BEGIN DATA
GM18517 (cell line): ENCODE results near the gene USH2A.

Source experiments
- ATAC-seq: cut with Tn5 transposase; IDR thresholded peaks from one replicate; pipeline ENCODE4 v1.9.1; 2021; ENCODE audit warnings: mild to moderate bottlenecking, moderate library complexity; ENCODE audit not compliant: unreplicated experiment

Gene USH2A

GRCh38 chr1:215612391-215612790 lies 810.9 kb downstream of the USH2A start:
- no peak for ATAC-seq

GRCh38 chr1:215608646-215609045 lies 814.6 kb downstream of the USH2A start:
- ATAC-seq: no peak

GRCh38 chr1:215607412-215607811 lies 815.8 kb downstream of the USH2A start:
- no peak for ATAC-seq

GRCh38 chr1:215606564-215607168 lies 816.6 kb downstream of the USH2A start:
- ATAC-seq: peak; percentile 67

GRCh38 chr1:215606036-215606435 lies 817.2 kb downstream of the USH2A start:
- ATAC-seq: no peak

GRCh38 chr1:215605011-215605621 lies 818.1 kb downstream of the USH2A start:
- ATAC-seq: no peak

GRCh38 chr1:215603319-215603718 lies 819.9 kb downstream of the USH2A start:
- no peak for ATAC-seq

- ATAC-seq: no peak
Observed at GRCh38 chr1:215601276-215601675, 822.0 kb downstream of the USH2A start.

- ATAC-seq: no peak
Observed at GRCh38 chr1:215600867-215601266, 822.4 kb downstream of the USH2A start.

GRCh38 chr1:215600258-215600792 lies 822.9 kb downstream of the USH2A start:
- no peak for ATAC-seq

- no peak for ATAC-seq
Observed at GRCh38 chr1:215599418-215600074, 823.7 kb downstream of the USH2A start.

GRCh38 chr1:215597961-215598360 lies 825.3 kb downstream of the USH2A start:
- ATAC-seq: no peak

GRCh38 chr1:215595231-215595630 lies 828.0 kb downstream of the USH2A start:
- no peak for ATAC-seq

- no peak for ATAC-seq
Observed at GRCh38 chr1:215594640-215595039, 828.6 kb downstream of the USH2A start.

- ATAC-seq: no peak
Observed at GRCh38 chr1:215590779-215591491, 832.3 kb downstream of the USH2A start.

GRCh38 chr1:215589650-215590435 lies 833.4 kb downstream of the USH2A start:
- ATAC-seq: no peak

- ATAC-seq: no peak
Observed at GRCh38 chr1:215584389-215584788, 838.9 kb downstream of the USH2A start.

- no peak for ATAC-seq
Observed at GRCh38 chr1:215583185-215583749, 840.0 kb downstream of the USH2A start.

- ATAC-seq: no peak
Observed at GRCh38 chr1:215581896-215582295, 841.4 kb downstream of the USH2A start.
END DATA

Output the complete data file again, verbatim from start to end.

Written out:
GM18517 (cell line): ENCODE results near the gene USH2A.

Source experiments
- ATAC-seq: cut with Tn5 transposase; IDR thresholded peaks from one replicate; pipeline ENCODE4 v1.9.1; 2021; ENCODE audit warnings: mild to moderate bottlenecking, moderate library complexity; ENCODE audit not compliant: unreplicated experiment

Gene USH2A

GRCh38 chr1:215612391-215612790 lies 810.9 kb downstream of the USH2A start:
- no peak for ATAC-seq

GRCh38 chr1:215608646-215609045 lies 814.6 kb downstream of the USH2A start:
- ATAC-seq: no peak

GRCh38 chr1:215607412-215607811 lies 815.8 kb downstream of the USH2A start:
- no peak for ATAC-seq

GRCh38 chr1:215606564-215607168 lies 816.6 kb downstream of the USH2A start:
- ATAC-seq: peak; percentile 67

GRCh38 chr1:215606036-215606435 lies 817.2 kb downstream of the USH2A start:
- ATAC-seq: no peak

GRCh38 chr1:215605011-215605621 lies 818.1 kb downstream of the USH2A start:
- ATAC-seq: no peak

GRCh38 chr1:215603319-215603718 lies 819.9 kb downstream of the USH2A start:
- no peak for ATAC-seq

- ATAC-seq: no peak
Observed at GRCh38 chr1:215601276-215601675, 822.0 kb downstream of the USH2A start.

- ATAC-seq: no peak
Observed at GRCh38 chr1:215600867-215601266, 822.4 kb downstream of the USH2A start.

GRCh38 chr1:215600258-215600792 lies 822.9 kb downstream of the USH2A start:
- no peak for ATAC-seq

- no peak for ATAC-seq
Observed at GRCh38 chr1:215599418-215600074, 823.7 kb downstream of the USH2A start.

GRCh38 chr1:215597961-215598360 lies 825.3 kb downstream of the USH2A start:
- ATAC-seq: no peak

GRCh38 chr1:215595231-215595630 lies 828.0 kb downstream of the USH2A start:
- no peak for ATAC-seq

- no peak for ATAC-seq
Observed at GRCh38 chr1:215594640-215595039, 828.6 kb downstream of the USH2A start.

- ATAC-seq: no peak
Observed at GRCh38 chr1:215590779-215591491, 832.3 kb downstream of the USH2A start.

GRCh38 chr1:215589650-215590435 lies 833.4 kb downstream of the USH2A start:
- ATAC-seq: no peak

- ATAC-seq: no peak
Observed at GRCh38 chr1:215584389-215584788, 838.9 kb downstream of the USH2A start.

- no peak for ATAC-seq
Observed at GRCh38 chr1:215583185-215583749, 840.0 kb downstream of the USH2A start.

- ATAC-seq: no peak
Observed at GRCh38 chr1:215581896-215582295, 841.4 kb downstream of the USH2A start.